The fifth of November,
The Gunpowder treason and plot;
I know of no reason
Why the Gunpowder treason
Should ever be forgot!
This chilling rhyme is repeated every year on the anniversary of Guy Fawkes Night. On November 5th, 1605; Guy Fawkes, a member of the Gunpowder Plot, was arrested for guarding bombs set beneath the House of Lords in England in an attempt to assassinate the King. To celebrate the King’s life being saved, great Britain lit bonfires and commemorated the preservation of the King’s life with this day of thanksgiving. Many stories have been dedicated to the premise of Guy Fawkes and his infamy, the most popular of which being V. For Vendetta. This popular graphic novel was released by DC’s Vertigo imprint which has put out many graphic novels of critical acclaim. So today, we will take a look at 5 great Vertigo stories for November 5th (including V. For Vendetta).
1988’s Hellblazer was the solo series of the magically occult hero, John Constantine. This set the precedent for the gritty persona of the character and gave us the features of the British wizard himself, such as looking like Sting, the fashion sense, the occult magic, and the obligatory cigarette dangling from his mouth. The comic was so iconic that the character of John Constantine, though irreverent and coarse, is a fan favorite that has become an icon which bled into the mainstream DC Universe. Hellblazer ran from 1988 to 2013 and saw the Vertigo Universe’s John Constantine battle many a demon, devil, ghoul and undead foe. What started as a character from Swamp Thing, became a hero that led a beloved comic series rightfully included in DC’s “Essential” 25 comics.
Y: The Last Man
In a world where any being with a “Y” chromosome is simultaneously eradicated; Yorick Brown and his pet monkey Ampersand, are the only surviving males left on the planet. At the time of the event the world is plunged into chaos as the resulting disaster of half the populations simultaneous death take a toll and the women of Earth must learn how to cope with the loss of their men. Yorick’s mother works with him in order to find out why him and Ampersand survived and try to solve the problem that the world is now faced with. Written by Brian K. Vaughan, known for Saga and many other Image comics, he brings his signature touch to this series. It’s a critically acclaimed apocalyptic mystery series running sixty issues and will soon be adapted as a TV series based on the original run. It’s one of the great Vertigo comics and is well worth a read.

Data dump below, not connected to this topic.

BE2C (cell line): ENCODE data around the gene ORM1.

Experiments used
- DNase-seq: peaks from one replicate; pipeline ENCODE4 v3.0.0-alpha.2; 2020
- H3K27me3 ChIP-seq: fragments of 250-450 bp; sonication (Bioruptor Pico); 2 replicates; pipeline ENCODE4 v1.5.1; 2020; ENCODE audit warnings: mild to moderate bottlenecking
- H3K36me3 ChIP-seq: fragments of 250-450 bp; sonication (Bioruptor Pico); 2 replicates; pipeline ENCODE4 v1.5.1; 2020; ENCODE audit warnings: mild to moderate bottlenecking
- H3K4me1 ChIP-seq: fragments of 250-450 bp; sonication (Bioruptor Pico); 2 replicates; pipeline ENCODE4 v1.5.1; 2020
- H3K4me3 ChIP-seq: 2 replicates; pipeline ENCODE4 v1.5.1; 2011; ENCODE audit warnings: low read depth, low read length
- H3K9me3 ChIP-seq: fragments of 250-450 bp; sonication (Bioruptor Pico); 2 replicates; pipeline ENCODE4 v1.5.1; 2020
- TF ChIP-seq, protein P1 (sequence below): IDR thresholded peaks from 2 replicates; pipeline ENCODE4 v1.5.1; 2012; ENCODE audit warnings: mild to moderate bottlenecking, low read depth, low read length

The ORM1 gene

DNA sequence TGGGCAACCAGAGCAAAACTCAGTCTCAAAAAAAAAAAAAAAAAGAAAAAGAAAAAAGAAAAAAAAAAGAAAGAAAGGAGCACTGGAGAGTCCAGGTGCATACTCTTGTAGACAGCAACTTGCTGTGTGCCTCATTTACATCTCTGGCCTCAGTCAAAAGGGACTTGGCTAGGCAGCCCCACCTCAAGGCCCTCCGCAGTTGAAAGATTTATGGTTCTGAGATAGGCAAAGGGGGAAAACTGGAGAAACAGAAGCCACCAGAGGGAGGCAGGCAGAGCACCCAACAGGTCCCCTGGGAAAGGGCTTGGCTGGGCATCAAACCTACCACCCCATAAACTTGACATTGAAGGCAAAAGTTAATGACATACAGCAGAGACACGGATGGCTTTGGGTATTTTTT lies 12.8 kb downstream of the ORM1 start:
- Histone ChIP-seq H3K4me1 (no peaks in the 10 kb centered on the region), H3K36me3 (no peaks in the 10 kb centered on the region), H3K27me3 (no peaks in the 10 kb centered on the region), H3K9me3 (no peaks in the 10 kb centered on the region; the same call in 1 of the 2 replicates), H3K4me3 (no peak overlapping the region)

What started as a brainchild of Scott Snyder and Stephen King, turned into one of the great original vampire stories that the genre has to offer. After the first five issues of American Vampire, Scott Snyder took over as sole author which elevated his fame as a writer even more. The comic follows the birth of a new species of vampire among the other rivaling species. Skinner Sweet becomes a vampire in the American West and we see his life through the ages until his world is changed when is daughter, a struggling actress, is grudgingly saved by Skinner through a gift of his own blood. The relationship of the two is a focal point of the series while they learn how to survive against the onslaught of the other vampires in the world. What a unique take on vampires throughout the ages. With great writing, and fantastic art to boot, this one is a solid addition to the Vertigo library.
Very loosely based on the WWII DC comics of the same name is Andy Diggle’s The Losers. Similar to the original, we see a group of special forces and CIA agents working together who are called The Losers. Rather than being set in WWII, it is set during the events surrounding the War On Terror. It starts in the ’90s when the Losers are betrayed by their ally Max. Hungry for vengeance, the team bands back together in order to take out Max who now has incomparable influence over the CIA and United States Government. Though it is based on the original comic, Diggle claims he has never read an issue of the original comic. In 2010 a movie based on Diggle’s comic was released starring Chris Evans, Zoe Saldana, Idris Elba and Jeffrey Dean Morgan. Diggle’s writing lends itself greatly to the story and with the stylized art of Jock, it’s certainly a book for the shelves.
V For Vendetta
Perhaps the most well known of the many Vertigo titles is Alan Moore‘s V for Vendetta. Set in 1997 in a dystopian Britain which has become a sad state of government fearing people being oppressed by their leaders. Curfews are established, the people are monitored constantly and the questioners are taken away. On the 5th of November a mysterious anarchist, named “V”, arrives in Britain with a taste for vengeance and a vendetta against the leadership of Britain. Donning a Guy Fawkes mask and hat, V hits the streets; saving a young woman by the name of Evey and indoctrinates his philosophy in her. V does this to inspire the people of his country; to show them that they need not fear their government and rise above the oppression that they have lived under for so long. The iconography of Guy Fawkes and V have become a recognizable feature in today’s culture so much that you don’t have to know who Guy Fawkes or V is to be able to recognize the mask; as it is merely associated with mystery, intrigue, taboo, and anarchy, as well as the symbol for the “Anonymous” hacker group. Thus, V for Vendetta takes it’s place among the great classics of the comic book genre and literature itself.